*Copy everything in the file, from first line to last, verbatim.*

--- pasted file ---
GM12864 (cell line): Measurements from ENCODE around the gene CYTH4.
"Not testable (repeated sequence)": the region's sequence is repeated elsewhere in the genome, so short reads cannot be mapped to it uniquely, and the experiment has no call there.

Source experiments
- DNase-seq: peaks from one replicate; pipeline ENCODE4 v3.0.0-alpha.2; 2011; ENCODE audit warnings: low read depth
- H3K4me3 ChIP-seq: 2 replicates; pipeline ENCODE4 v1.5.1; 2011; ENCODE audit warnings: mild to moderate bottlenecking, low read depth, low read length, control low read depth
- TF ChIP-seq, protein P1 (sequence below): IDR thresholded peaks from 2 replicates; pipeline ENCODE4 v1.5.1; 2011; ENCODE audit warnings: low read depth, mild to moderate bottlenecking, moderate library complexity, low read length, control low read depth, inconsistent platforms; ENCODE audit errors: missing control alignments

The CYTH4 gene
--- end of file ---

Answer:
GM12864 (cell line): Measurements from ENCODE around the gene CYTH4.
"Not testable (repeated sequence)": the region's sequence is repeated elsewhere in the genome, so short reads cannot be mapped to it uniquely, and the experiment has no call there.

Source experiments
- DNase-seq: peaks from one replicate; pipeline ENCODE4 v3.0.0-alpha.2; 2011; ENCODE audit warnings: low read depth
- H3K4me3 ChIP-seq: 2 replicates; pipeline ENCODE4 v1.5.1; 2011; ENCODE audit warnings: mild to moderate bottlenecking, low read depth, low read length, control low read depth
- TF ChIP-seq, protein P1 (sequence below): IDR thresholded peaks from 2 replicates; pipeline ENCODE4 v1.5.1; 2011; ENCODE audit warnings: low read depth, mild to moderate bottlenecking, moderate library complexity, low read length, control low read depth, inconsistent platforms; ENCODE audit errors: missing control alignments

The CYTH4 gene